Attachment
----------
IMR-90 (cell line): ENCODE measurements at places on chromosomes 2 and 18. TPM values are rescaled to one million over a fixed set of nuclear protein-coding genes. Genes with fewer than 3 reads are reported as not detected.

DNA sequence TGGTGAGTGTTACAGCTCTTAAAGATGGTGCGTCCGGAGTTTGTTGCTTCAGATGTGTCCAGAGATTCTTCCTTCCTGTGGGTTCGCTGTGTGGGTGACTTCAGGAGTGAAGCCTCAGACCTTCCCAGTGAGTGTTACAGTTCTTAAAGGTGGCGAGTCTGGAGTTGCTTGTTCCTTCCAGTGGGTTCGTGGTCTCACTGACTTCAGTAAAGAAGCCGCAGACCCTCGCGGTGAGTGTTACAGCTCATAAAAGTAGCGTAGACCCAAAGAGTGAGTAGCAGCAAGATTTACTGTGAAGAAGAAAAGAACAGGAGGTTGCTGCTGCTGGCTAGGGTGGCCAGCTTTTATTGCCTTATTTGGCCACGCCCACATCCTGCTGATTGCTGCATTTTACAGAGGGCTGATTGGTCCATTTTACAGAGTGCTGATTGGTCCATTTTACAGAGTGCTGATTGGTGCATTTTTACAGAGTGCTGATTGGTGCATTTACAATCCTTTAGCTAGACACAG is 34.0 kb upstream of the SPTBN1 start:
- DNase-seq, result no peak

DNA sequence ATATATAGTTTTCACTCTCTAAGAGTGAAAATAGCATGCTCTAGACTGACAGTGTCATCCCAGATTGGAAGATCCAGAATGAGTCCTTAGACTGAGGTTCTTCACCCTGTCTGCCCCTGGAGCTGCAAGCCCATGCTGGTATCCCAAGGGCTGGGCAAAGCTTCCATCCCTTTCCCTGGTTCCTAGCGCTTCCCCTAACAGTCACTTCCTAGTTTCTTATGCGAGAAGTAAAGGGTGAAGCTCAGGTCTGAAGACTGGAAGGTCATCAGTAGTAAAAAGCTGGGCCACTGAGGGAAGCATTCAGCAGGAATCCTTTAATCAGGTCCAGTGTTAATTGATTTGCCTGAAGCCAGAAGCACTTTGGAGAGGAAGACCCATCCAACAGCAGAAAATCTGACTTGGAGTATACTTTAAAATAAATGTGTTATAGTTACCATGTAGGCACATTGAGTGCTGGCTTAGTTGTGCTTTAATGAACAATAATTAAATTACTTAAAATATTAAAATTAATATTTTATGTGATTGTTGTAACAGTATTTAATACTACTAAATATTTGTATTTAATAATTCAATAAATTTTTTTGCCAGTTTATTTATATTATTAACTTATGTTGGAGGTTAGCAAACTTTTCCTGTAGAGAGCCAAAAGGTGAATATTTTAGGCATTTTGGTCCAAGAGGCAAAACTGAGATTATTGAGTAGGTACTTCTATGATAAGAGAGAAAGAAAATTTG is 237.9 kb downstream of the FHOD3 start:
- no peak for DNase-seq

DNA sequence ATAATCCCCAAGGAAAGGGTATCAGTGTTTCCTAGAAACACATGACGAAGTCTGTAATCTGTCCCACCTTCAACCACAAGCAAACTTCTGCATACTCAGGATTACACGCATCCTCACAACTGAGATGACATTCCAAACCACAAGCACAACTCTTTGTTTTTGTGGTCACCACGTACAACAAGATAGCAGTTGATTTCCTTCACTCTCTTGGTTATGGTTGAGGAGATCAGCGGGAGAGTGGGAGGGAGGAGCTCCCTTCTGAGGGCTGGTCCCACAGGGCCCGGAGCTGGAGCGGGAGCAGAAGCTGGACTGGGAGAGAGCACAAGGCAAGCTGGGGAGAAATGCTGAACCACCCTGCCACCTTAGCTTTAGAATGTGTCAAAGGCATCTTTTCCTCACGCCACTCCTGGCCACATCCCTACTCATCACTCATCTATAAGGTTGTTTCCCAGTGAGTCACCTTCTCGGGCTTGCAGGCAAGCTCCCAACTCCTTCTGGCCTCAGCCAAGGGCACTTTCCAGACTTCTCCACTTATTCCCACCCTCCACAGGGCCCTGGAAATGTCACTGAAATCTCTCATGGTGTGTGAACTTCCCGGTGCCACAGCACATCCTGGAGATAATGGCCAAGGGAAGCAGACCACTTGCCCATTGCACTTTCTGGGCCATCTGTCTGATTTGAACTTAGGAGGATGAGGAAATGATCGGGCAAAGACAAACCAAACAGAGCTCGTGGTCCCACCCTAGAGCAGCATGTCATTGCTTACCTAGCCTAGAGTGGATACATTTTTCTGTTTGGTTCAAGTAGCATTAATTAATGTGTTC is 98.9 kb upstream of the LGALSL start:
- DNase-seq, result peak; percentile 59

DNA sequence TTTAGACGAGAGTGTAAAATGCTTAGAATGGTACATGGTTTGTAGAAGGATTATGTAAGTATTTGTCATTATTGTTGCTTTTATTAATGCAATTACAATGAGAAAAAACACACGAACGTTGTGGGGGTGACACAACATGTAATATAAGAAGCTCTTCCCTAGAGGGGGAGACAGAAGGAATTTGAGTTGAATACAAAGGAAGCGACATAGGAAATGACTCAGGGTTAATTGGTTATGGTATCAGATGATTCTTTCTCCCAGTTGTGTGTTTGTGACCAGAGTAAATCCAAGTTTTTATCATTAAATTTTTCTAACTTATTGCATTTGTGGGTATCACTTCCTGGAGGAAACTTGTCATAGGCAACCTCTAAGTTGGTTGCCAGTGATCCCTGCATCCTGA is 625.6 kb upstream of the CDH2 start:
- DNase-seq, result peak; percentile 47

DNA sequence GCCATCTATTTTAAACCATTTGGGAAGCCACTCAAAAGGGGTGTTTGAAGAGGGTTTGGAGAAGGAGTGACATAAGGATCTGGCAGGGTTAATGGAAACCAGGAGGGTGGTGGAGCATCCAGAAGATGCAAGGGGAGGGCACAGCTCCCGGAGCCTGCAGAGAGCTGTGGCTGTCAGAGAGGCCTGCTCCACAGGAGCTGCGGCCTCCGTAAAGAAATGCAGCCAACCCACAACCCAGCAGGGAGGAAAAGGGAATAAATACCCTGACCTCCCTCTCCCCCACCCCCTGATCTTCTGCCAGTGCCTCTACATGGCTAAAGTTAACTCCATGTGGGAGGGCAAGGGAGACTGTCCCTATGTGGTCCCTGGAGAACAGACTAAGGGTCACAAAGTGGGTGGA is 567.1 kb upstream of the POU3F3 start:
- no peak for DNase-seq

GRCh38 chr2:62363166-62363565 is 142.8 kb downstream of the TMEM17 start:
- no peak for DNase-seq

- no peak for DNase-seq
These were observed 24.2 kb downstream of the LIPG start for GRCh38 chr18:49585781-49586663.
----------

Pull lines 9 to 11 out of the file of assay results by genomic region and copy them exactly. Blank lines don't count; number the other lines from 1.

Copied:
- DNase-seq, result peak; percentile 47

DNA sequence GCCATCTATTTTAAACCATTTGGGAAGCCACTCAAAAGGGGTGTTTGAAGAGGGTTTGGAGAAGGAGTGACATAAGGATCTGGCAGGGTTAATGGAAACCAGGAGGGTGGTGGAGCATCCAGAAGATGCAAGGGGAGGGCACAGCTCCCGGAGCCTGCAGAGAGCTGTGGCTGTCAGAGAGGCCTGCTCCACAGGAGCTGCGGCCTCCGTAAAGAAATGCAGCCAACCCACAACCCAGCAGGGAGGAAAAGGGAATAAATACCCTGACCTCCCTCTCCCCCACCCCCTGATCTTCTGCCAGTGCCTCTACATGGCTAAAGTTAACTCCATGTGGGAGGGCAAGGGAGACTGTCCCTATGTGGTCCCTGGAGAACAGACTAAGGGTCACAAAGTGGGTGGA is 567.1 kb upstream of the POU3F3 start:
- no peak for DNase-seq